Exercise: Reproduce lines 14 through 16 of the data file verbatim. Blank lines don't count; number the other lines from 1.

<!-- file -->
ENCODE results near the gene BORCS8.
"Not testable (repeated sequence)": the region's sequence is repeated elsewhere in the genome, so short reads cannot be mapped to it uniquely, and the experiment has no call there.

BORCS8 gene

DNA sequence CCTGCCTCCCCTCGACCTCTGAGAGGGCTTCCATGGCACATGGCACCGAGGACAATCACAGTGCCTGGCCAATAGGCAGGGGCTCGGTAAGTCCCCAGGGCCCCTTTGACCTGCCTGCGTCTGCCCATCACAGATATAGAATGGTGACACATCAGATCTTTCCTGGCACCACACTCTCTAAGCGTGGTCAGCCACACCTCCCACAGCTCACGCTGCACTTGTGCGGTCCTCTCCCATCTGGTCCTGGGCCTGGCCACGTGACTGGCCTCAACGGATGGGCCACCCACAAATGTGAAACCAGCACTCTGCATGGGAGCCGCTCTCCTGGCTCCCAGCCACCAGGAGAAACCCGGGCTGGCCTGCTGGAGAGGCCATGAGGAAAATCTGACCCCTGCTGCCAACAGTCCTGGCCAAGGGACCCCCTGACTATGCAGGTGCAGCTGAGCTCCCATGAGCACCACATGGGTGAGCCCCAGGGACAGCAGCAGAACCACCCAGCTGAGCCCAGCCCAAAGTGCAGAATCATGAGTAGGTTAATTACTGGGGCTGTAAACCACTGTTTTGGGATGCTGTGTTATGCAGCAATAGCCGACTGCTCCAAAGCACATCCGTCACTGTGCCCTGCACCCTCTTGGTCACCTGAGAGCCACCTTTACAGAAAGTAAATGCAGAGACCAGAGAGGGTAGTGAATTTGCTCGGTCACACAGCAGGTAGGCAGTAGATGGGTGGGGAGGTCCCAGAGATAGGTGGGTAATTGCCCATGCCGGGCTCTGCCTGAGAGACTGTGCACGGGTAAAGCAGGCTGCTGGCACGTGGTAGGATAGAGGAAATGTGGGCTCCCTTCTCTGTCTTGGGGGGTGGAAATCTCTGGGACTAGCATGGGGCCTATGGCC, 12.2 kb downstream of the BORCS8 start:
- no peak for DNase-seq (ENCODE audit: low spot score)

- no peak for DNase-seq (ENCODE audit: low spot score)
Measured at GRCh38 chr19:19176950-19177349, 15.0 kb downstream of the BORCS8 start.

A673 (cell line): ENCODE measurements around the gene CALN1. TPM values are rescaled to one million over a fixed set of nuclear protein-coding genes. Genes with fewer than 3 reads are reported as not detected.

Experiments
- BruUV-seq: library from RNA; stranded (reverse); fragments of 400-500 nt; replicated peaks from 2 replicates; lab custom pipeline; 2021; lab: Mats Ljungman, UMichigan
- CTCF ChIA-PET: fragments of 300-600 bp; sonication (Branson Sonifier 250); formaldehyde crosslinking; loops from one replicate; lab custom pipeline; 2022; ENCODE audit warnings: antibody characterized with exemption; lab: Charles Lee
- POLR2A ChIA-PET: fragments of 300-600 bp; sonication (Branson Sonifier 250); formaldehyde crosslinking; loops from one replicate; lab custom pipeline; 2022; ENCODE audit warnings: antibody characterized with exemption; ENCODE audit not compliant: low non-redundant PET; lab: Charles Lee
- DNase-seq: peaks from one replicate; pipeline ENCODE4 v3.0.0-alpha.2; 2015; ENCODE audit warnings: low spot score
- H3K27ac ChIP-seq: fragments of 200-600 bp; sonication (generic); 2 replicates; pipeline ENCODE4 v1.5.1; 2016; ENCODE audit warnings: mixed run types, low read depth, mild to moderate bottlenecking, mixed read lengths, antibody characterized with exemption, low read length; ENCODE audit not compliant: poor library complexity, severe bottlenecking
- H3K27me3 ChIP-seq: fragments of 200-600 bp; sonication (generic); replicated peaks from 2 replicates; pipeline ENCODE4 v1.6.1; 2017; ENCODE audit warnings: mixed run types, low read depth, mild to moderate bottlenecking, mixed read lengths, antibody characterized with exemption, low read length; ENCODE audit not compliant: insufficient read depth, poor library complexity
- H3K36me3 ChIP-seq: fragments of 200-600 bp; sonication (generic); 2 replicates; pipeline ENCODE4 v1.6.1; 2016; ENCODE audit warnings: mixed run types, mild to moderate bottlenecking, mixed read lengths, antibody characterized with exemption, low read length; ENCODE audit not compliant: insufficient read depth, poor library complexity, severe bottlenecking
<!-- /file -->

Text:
- H3K27ac ChIP-seq: fragments of 200-600 bp; sonication (generic); 2 replicates; pipeline ENCODE4 v1.5.1; 2016; ENCODE audit warnings: mixed run types, low read depth, mild to moderate bottlenecking, mixed read lengths, antibody characterized with exemption, low read length; ENCODE audit not compliant: poor library complexity, severe bottlenecking
- H3K27me3 ChIP-seq: fragments of 200-600 bp; sonication (generic); replicated peaks from 2 replicates; pipeline ENCODE4 v1.6.1; 2017; ENCODE audit warnings: mixed run types, low read depth, mild to moderate bottlenecking, mixed read lengths, antibody characterized with exemption, low read length; ENCODE audit not compliant: insufficient read depth, poor library complexity
- H3K36me3 ChIP-seq: fragments of 200-600 bp; sonication (generic); 2 replicates; pipeline ENCODE4 v1.6.1; 2016; ENCODE audit warnings: mixed run types, mild to moderate bottlenecking, mixed read lengths, antibody characterized with exemption, low read length; ENCODE audit not compliant: insufficient read depth, poor library complexity, severe bottlenecking